Who do they think they are?

Who do these poor people think they are, trying to get health care anyway? 

That's the message sent by state officials who barred federally trained "navigators" for the Affordable Care Act from county health departments in Florida. 

Florida has one of the nation's highest population of uninsured citizens -- some 3.5 million souls.  

It also has Rick Scott, tea party darling, for a governor, and a Legislature that loathes "Obamacare" and rejected federal money to fund an expansion of the Medicaid that would provide coverage for those who need it under the health care law. 

Health departments can keep brochures and other outreach materials, but only may hand them out when specifically asked.  

The human beings trained in the details of how the health exchanges will work and other crucial details of the process? They won't be allowed to conduct outreach at health departments, which often serve as health care outlets for poor people. 

Scott and Florida Attorney General Pam Bondi say the decision is rooted in their concerns about privacy protection for people who give their information to navigators.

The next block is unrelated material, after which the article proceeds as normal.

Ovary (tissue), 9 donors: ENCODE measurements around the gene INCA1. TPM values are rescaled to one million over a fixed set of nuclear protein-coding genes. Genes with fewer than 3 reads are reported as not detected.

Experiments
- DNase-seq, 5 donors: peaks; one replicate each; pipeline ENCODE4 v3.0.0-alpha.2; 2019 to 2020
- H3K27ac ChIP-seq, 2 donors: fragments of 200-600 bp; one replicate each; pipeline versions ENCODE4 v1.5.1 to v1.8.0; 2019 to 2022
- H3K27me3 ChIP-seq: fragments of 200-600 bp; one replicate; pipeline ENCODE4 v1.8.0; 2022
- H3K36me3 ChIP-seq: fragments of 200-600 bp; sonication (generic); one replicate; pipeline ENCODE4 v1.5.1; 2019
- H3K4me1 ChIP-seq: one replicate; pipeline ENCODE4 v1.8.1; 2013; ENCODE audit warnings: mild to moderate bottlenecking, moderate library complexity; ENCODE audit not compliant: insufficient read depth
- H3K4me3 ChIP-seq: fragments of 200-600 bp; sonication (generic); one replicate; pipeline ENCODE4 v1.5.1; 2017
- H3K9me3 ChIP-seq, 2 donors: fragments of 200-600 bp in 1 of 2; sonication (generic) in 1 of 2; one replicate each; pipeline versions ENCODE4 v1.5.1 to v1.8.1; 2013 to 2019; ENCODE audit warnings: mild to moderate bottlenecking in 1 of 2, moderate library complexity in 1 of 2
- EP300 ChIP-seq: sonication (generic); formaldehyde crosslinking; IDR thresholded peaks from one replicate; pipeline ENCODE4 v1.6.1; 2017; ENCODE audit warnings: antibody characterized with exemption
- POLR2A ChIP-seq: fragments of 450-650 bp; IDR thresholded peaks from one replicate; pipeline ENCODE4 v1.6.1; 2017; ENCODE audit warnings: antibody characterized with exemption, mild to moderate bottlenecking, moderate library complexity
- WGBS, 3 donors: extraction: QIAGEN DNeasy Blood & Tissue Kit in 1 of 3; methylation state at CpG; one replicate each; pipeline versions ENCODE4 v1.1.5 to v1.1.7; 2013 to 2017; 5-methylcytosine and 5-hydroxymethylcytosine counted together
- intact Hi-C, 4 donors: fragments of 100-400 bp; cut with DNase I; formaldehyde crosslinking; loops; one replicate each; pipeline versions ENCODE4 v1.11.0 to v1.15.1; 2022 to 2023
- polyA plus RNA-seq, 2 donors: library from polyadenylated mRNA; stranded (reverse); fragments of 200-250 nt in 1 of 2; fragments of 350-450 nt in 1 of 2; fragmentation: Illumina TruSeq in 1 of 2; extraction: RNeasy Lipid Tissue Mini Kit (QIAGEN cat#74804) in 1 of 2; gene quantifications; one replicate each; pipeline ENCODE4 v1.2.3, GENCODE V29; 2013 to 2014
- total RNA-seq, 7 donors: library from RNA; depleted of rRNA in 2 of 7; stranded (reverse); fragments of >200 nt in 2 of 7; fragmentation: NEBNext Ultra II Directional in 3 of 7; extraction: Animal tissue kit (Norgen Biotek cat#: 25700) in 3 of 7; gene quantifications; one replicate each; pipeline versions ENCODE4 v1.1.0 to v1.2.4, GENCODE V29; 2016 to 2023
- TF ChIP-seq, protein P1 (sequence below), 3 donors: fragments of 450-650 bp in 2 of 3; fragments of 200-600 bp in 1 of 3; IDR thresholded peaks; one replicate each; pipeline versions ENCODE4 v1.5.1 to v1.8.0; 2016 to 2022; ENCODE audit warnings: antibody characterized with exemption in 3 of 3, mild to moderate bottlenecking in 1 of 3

That is as interesting a cloak for class warfare as I have seen in some time. 

If the governor -- who was CEO of Columbia/HCA health care company at a time when federal investigators were conducting a massive fraud investigation -- wants us to believe that this latest edict is anything other than another attempt to foil a federal law he dislikes, he ought to think again.

In a community such as this one, where the twin spires of low educational attainment and poverty are enduring problems and access to health is social and economic challenge, the edict could have far-reaching and damaging consequences.

Scott ought to tell state health officials to rescind the edict and allow navigators to conduct outreach at local health department offices among a population that is likely in dire need of the information. 

Deciding what kind of coverage you can afford to purchase on the health exchanges that will open Oct. 1 will be challenging for everyone who has to do it.  

Deciding that you won't give people every access to all the resources they might use to make the best decision might be good politics, but it is bad governing.

It also seems pretty far off from the spirit of helping the least among us.